Nature, art & religion can be anti-inflammatory

February, 2015

Two experiments involving more than 200 young adults have indicated that the extent to which they experienced positive emotions (such as amusement, awe, compassion, contentment, joy, love and pride) was linked to lower levels of pro-inflammatory cytokines. In particular, awe, wonder and amazement, were associated with the lowest levels of the cytokine, Interleukin 6 (a marker of inflammation).

High levels of cytokines are associated with poorer health and such disorders as type 2 diabetes, heart disease, arthritis, and even Alzheimer’s disease and clinical depression.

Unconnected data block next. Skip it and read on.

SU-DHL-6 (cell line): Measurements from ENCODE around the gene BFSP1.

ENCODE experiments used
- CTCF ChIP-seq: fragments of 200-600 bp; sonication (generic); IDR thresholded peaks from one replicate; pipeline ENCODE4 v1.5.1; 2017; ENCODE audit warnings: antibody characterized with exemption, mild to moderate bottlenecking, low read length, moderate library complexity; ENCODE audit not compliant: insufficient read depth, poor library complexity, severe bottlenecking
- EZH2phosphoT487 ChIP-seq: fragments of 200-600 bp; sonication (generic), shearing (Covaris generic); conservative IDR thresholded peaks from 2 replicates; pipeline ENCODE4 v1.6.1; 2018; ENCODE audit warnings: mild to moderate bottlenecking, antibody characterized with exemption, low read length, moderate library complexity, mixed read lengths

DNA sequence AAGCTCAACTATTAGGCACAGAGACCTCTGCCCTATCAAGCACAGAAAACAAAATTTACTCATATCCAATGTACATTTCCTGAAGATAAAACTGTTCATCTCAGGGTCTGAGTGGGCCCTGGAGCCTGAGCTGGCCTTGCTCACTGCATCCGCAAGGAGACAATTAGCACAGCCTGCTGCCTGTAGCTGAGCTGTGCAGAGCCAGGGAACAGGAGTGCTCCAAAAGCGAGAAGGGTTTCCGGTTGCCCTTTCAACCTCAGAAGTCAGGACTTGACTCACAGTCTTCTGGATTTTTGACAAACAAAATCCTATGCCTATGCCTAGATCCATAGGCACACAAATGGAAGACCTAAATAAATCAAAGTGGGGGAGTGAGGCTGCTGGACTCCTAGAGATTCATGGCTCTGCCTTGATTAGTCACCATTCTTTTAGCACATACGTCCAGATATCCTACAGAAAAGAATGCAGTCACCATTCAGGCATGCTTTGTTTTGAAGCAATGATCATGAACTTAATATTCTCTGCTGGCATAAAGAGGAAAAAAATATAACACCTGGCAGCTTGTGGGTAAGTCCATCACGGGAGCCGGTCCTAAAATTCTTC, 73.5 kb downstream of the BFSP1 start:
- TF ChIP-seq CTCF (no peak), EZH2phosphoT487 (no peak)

It's suggested that awe is associated with curiosity and a desire to explore, behaviors which are the opposite of those found during inflammation, where individuals typically withdraw from others.

http://www.eurekalert.org/pub_releases/2015-02/uoc--ana020315.php

Stellar, J. E., John-Henderson, N., Anderson, C. L., Gordon, A. M., McNeil, G. D., & Keltner, D. (2015). Positive affect and markers of inflammation: Discrete positive emotions predict lower levels of inflammatory cytokines. Emotion, 15(2), 129–133. http://doi.org/10.1037/emo0000033

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A couple of years ago I reported on a finding that walking in the park, and (most surprisingly) simply looking at photos of natural scenes, could improve memory and concentration (see below). Now a new study helps explain why.

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